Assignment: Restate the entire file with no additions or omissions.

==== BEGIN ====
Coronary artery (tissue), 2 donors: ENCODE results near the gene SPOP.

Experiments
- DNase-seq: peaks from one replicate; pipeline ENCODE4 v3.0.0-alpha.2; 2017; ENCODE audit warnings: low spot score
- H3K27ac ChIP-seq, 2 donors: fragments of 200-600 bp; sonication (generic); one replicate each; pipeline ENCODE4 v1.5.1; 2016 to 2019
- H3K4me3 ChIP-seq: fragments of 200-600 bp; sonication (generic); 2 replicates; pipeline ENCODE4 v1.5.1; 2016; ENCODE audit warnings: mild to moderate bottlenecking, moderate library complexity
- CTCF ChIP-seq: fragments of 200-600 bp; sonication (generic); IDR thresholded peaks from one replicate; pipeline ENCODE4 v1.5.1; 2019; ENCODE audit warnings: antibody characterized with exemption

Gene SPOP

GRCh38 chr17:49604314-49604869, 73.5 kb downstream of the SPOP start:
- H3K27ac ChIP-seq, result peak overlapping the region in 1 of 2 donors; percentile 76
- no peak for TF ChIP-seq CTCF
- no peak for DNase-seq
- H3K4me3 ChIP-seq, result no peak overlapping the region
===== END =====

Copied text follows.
Coronary artery (tissue), 2 donors: ENCODE results near the gene SPOP.

Experiments
- DNase-seq: peaks from one replicate; pipeline ENCODE4 v3.0.0-alpha.2; 2017; ENCODE audit warnings: low spot score
- H3K27ac ChIP-seq, 2 donors: fragments of 200-600 bp; sonication (generic); one replicate each; pipeline ENCODE4 v1.5.1; 2016 to 2019
- H3K4me3 ChIP-seq: fragments of 200-600 bp; sonication (generic); 2 replicates; pipeline ENCODE4 v1.5.1; 2016; ENCODE audit warnings: mild to moderate bottlenecking, moderate library complexity
- CTCF ChIP-seq: fragments of 200-600 bp; sonication (generic); IDR thresholded peaks from one replicate; pipeline ENCODE4 v1.5.1; 2019; ENCODE audit warnings: antibody characterized with exemption

Gene SPOP

GRCh38 chr17:49604314-49604869, 73.5 kb downstream of the SPOP start:
- H3K27ac ChIP-seq, result peak overlapping the region in 1 of 2 donors; percentile 76
- no peak for TF ChIP-seq CTCF
- no peak for DNase-seq
- H3K4me3 ChIP-seq, result no peak overlapping the region